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Fig 3. Effect of 15d-PGJ2 on RANKL and OPG mRNA expression in hFOB1.19 human osteoblastic cells.

(A) hFOB1.19 cells were treated with the indicated concentrations of 15d-PGJ2 in DMEM/F12 for 6 h or 24 h. Cell viability was determined using the MTT assay. (B) hFOB1.19 cells were treated with the indicated concentrations of 15d-PGJ2 in DMEM/F12 containing 75% CM of MDA-MB-231 cells or PTHrP (100 ng) for 6 h. mRNA levels of RANKL and OPG were analyzed using real time-PCR. Graphs are expressed as the ratio of the densitometric intensity of RANKL to OPG after normalization to GAPDH. Data represent the means ± SEM. *P<0.05, **P<0.001 vs. untreated cells, #P<0.05, ##P<0.001 vs. CM- or PTHrP-treated cells.

https://doi.org/10.1371/journal.pone.0122764.g003

15d-PGJ2 inhibited RANKL-induced osteoclast differentiation and activity

Treatment with 15d-PGJ2 for 5 days inhibited cell viability by 19% at a concentration of 3 μM, 36% at 5 μM, and 53% at 10 μM in BMMs. BMMs were differentiated to TRAP-positive multinucleated cells as osteoclasts in the presence of M-CSF and RANKL for 5 days, but treatment with 15d-PGJ2 inhibited RANKL-induced osteoclast formation in a dose-related manner. Treatment with 0.5, 1, and 3 μM 15d-PGJ2 reduced the number of differentiated osteoclasts by 32%, 55%, and 93%, respectively. GW9662 treatment did not attenuate the inhibitory effect of 15d-PGJ2 on RANKL-induced osteoclast formation (Fig 4A). The formation of resorption pits determined the activity of mature osteoclasts. Osteoclast differentiation was induced on calcium phosphate-coated plates, and cells were incubated with 15d-PGJ2 in the presence of M-CSF and RANKL for 10 days. Treatment with 15d-PGJ2 dose-dependently suppressed the formation of resorbed areas (Fig 4B). RANKL treatment significantly increased the activity of cathepsin K in cultured media, but 15d-PGJ2 treatment suppressed the activity almost to control levels (Fig 4C). Gelatin zymography indicated that the levels of pro- and active forms of MMP-2 and MMP-9 were considerably enhanced in cultured media of RANKL-induced mature osteoclasts, but 15d-PGJ2 treatment decreased the levels of these MMPs in a dose-dependent manner (Fig 4D).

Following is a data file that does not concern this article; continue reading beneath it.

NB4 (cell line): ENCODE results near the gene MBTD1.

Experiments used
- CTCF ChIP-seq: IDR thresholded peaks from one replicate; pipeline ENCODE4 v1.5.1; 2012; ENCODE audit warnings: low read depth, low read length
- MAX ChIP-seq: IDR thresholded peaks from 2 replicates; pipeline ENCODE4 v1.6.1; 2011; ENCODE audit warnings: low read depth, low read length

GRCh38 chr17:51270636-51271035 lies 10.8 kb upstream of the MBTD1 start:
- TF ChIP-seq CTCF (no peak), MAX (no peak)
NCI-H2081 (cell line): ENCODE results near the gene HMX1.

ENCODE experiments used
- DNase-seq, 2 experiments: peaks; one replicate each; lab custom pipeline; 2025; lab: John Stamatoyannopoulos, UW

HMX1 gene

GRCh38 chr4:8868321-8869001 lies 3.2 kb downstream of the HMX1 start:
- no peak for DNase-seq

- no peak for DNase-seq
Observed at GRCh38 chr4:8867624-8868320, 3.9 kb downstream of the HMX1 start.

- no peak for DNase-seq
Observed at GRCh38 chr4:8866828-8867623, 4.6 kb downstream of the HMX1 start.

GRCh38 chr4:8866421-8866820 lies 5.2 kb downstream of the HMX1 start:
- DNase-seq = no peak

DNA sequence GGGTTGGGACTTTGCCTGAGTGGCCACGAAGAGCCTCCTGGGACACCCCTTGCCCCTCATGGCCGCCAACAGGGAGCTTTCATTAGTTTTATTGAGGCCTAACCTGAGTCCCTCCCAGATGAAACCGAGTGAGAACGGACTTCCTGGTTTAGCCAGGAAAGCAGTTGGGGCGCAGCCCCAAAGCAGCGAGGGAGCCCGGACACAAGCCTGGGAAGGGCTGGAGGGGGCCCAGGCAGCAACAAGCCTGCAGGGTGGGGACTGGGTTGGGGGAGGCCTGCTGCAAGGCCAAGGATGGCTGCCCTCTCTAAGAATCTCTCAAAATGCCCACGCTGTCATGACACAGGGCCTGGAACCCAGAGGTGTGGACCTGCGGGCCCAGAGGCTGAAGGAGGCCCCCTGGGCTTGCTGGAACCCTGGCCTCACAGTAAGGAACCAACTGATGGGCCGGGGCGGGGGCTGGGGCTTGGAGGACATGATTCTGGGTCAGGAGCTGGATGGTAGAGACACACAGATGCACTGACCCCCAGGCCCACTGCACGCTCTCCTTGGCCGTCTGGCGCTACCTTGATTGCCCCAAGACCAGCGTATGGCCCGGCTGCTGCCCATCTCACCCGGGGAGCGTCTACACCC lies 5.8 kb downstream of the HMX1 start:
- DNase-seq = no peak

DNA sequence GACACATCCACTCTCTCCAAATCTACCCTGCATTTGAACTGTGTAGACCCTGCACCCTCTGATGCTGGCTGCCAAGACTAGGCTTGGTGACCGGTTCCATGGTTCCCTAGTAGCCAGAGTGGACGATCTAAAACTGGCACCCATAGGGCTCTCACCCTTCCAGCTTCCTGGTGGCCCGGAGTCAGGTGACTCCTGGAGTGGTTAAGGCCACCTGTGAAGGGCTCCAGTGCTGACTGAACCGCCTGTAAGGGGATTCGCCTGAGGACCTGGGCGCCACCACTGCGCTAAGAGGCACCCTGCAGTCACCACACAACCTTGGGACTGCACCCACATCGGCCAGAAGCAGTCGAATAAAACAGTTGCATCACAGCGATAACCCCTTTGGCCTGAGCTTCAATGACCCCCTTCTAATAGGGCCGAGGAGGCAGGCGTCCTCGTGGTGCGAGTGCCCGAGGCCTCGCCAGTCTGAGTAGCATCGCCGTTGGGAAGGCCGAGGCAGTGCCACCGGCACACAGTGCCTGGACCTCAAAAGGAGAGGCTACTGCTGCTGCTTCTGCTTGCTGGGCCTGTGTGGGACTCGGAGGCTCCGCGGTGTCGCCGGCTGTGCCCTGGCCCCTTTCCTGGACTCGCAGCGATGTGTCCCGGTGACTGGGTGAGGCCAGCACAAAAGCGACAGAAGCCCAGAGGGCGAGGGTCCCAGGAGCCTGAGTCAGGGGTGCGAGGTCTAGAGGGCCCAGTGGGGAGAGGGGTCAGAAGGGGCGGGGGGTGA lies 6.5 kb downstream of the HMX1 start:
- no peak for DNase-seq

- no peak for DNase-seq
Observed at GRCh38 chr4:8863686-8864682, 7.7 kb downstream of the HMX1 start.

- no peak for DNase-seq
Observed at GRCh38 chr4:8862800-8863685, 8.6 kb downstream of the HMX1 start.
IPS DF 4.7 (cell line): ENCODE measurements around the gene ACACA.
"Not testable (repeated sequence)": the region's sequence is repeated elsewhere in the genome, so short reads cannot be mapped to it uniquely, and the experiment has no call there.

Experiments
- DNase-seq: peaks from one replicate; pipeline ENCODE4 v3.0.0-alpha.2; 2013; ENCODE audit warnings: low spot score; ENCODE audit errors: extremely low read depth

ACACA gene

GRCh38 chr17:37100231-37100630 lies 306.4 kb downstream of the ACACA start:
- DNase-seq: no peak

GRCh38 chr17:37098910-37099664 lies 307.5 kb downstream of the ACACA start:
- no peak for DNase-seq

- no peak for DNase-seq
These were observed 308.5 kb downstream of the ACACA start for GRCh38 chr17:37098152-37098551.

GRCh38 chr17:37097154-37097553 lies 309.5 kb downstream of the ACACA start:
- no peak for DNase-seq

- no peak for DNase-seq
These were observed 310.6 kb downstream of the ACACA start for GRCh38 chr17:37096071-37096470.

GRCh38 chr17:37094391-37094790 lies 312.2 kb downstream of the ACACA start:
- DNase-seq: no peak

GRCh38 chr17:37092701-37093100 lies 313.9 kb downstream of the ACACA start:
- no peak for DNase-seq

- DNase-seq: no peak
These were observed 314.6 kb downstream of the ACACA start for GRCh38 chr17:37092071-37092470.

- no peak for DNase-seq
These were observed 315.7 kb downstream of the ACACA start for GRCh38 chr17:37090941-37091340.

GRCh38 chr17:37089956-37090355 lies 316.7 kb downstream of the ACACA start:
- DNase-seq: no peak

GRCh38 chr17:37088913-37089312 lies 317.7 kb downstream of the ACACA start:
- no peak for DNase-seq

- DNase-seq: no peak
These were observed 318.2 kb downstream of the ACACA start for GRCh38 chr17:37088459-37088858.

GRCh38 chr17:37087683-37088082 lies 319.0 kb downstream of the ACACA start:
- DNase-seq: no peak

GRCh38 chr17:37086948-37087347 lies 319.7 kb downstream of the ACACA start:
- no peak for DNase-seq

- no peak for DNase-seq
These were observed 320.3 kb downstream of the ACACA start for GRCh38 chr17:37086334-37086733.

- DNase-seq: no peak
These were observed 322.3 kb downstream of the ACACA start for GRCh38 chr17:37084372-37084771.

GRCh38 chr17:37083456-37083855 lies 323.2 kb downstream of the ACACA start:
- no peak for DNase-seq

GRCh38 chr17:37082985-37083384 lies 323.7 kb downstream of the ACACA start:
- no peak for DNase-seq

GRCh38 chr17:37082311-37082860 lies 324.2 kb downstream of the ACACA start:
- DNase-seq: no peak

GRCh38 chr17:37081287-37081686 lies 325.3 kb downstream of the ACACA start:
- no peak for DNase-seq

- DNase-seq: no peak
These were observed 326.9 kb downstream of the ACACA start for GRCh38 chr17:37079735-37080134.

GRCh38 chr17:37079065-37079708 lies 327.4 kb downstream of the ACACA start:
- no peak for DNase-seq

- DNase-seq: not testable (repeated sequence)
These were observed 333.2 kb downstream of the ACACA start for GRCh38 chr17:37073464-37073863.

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Fig 4. Effect of 15d-PGJ2 on RANKL-induced osteoclast differentiation and activation.

(A) BMMs isolated from ICR mice were treated with M-CSF (30 ng/ml), RANKL (100 ng/ml), 15d-PGJ2, and/or GW9662 for 5 days. TRAP staining was performed to detect osteoclast formation. TRAP-positive multinucleated cells (≥ 3 nuclei) as differentiated osteoclasts were observed (100x magnification) and counted under an inverted microscope. (B) The differentiated BMMs were treated with 15d-PGJ2 in the presence of M-CSF (30 ng/ml) and RANKL (100 ng/ml) for an additional 10 days. The formed resorption pits were visualized using light microscopy (100x magnification). (C) The level of cathepsin K in the cultured media was measured using a commercially available ELISA kit. (D) The activities of MMPs were determined using gelatin zymograpy as clear bands against a blue background that corresponded to active MMP-2/9 (62/92 kDa) and pro-MMP-2/9 (72/105 kDa). The cropped gel image is representative of experiments that were repeated three times. Data are expressed as the means ± SEM. *P<0.001 vs. RANKL-untreated cells. #P<0.05, ##P<0.001 vs. RANKL-treated cells.

https://doi.org/10.1371/journal.pone.0122764.g004

15d-PGJ2 inhibited osteolytic bone metastasis by breast cancer cells in nude mice